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Everybody’s Business: Report of the Governor’s Domestic Violence Action Group

October 1999











In Our Homes. . .

In Our Communities . . .

In Our Workplaces . . .

In the Media . . .







The Honorable Helen Halpert
Presiding Judge
Seattle Municipal Court


David Boerner
Associate Professor of Law,
Seattle University School of Law

Jeannie Bryant
Deputy Prosecuting Attorney,
Clark County  

Regina LaBelle
President, Northwest Women’s Law Center

Carlos Olivares
Executive Director, Yakima Valley Farmworkers Clinic

Rebecca Roe
Schroeter Goldmark & Bender

Kathryn Shore
Department of Health
Governor’s Interagency Committee of State Employed Women

Nan Stoops
Associate Director,
Washington State Coalition Against Domestic Violence

Dr. Sue Tomita
Haborview Medical Center

Dr. Carolyn M. West
Assistant Professor of Psychology,
University of Washington, Tacoma
Interdisciplinary Arts & Sciences

Sue Wilkes
Executive Director, Refugee Women’s Alliance

Colleen Wilson
Chief of Police, City of Monroe


Pam Dekay
Phil Jordan
Jill Severn
Dick Van Wagenen
Cathy Wiggins

The Municipal Court of Seattle
Helen L. Halpert Judge

Public Safety Building, Room 1100
Seattle, WA

October 29, 1999

The Honorable Gary Locke
Legislative Building
Olympia, Washington 98504-0002

Re: Governor's Action Group on Domestic Violence Final Report

Dear Governor Locke:

I am pleased to transmit to you the report of the Domestic Violence Action Group. Since you appointed us in June, we have met eight times, attended the meetings of other groups working on related issues, and have held sub-committee meetings to research and develop recommendations in specialized areas.

As you requested, we began with a thorough review of the Linda David case, and our recommendations flow, in large measure, from your instruction to look for ways to prevent others from suffering as she did. We are confident that the implementation of our recommendations would dramatically reduce the likelihood of such an incident occurring again.

There are three aspects of our research, and the recommendations that flow from it, that we would like to emphasize. First, we concluded that the most urgent need in this field is to focus more time and resources on preventing domestic violence. Government plays a vital role in providing services to victims and in prosecuting perpetrators. However, the government response is often an after-incident response. A coordinated, community-wide effort is needed to instill the values and norms of behavior that will prevent the occurrence of future acts of domestic violence.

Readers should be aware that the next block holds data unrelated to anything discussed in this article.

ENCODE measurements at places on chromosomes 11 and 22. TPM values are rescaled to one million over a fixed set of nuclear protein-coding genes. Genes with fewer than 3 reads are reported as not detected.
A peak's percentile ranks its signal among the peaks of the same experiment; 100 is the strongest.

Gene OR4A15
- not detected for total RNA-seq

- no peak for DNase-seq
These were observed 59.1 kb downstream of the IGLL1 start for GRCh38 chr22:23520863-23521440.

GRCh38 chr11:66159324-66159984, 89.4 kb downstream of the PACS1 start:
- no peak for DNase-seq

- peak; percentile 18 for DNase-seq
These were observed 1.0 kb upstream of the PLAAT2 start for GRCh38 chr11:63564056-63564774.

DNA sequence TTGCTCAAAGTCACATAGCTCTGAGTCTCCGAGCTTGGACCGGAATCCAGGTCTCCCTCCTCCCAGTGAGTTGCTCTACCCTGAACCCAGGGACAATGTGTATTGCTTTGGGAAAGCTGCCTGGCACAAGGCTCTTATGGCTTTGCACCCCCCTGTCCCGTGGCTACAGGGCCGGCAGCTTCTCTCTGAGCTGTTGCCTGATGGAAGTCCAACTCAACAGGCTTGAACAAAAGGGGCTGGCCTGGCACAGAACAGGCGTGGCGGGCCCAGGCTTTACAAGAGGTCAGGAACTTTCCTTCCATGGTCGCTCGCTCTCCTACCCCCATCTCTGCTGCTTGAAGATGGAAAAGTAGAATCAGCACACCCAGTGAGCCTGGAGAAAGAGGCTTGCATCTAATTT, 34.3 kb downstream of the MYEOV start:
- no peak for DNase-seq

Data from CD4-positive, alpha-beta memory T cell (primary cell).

Second, we believe that it is essential that a state domestic violence coordinating council be appointed by you in order to both implement the recommendations of the Action Group and to continue to serve the coordinating function that we informally have served over the past few months. Because the Action Group members came from a variety of disciplines and from a number of different communities, our discussions were particularly fruitful and wide-ranging. We strongly believe that the citizens of our state would be well served by the appointment of a coordinating council.

Finally, we found that within the realm of domestic violence, insufficient attention has been focused on the needs of special populations. Women with disabilities appear to be the group at highest risk for victimization--yet this is a group of women who have received very little attention. Immigrant women, the elderly, sexual minorities and women of color are also slipping through the net of existing programs. Shelter resources, in general, are stretched extremely thin. These resources are even scarcer for special populations. Outside of urban areas, programs intended to meet the needs, of special populations are virtually non-existent.

Each of us gained much from the experience of working with the other members of the Group, and we hope that the lessons that we have learned can be of service to the citizens of Washington in addressing this most serious problem. On behalf of all of us, I wish to thank you for giving us the opportunity to serve as members of the Governor's Action Group on Domestic Violence.

Very truly yours,

Helen L. Halpert></p>
Helen L. Halpert, Chair<br>
Governor's Domestic Violence Action Group 
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Executive Summary

In May, 1999, readers of the Seattle Times were shocked to read about Linda David, who had been rescued on January 31, 1997 from a filthy boat where her husband, Victor David, allegedly had held her captive and beat her for ten years or more. During most of that time, Victor David was paid by the state to take care of her, because she had been diagnosed with multiple sclerosis and had chosen him as her caregiver.